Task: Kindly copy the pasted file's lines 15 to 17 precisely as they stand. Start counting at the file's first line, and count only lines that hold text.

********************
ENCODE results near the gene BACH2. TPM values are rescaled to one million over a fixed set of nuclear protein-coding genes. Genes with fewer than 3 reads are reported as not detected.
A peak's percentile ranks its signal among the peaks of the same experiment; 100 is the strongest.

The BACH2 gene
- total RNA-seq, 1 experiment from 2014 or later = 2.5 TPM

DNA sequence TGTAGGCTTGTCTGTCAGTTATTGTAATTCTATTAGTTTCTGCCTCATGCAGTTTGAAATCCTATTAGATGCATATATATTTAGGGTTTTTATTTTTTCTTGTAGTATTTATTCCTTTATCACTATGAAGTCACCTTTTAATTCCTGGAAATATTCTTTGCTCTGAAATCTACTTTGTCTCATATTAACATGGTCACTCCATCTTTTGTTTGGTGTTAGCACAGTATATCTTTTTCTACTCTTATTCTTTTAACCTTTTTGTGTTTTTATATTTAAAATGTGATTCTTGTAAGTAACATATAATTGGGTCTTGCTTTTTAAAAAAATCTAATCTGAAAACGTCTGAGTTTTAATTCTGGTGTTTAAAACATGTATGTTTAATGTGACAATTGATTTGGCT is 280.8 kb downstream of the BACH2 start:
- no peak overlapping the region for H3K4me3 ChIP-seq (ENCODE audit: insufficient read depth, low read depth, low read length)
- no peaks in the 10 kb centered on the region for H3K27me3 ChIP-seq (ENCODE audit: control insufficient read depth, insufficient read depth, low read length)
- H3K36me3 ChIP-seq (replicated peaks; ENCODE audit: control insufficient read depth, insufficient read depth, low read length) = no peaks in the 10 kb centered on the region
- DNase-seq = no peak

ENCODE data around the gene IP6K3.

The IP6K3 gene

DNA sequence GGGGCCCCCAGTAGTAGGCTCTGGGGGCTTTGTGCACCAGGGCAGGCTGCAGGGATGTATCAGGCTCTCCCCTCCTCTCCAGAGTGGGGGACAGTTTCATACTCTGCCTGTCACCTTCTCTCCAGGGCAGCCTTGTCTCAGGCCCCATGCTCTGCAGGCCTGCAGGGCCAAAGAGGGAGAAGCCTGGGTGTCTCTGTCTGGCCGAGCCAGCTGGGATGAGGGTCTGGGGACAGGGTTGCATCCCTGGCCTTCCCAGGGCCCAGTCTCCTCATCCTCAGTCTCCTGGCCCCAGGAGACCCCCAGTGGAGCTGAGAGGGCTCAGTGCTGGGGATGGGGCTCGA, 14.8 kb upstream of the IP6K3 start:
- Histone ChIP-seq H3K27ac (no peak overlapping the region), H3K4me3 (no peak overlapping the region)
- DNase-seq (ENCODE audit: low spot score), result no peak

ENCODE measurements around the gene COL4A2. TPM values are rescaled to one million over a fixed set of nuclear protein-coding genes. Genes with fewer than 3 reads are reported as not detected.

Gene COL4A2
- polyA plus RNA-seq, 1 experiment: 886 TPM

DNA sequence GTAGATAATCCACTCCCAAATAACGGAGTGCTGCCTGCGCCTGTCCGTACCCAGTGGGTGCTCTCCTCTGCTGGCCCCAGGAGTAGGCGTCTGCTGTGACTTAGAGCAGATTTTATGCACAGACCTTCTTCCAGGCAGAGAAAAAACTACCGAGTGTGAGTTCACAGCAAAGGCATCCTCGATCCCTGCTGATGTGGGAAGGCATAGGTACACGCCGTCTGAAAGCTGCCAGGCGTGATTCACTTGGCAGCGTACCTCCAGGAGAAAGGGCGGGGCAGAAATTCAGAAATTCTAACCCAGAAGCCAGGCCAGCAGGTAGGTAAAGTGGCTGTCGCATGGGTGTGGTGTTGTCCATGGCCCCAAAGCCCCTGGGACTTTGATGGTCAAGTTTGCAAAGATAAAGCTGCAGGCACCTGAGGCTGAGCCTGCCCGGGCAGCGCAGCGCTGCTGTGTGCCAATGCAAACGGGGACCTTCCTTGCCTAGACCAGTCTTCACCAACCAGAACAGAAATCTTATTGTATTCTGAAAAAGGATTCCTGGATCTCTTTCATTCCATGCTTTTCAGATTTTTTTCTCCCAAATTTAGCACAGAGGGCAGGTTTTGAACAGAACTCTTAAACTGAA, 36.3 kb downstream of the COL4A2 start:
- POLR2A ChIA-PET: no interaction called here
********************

ENCODE measurements around the gene COL4A2. TPM values are rescaled to one million over a fixed set of nuclear protein-coding genes. Genes with fewer than 3 reads are reported as not detected.

Gene COL4A2
- polyA plus RNA-seq, 1 experiment: 886 TPM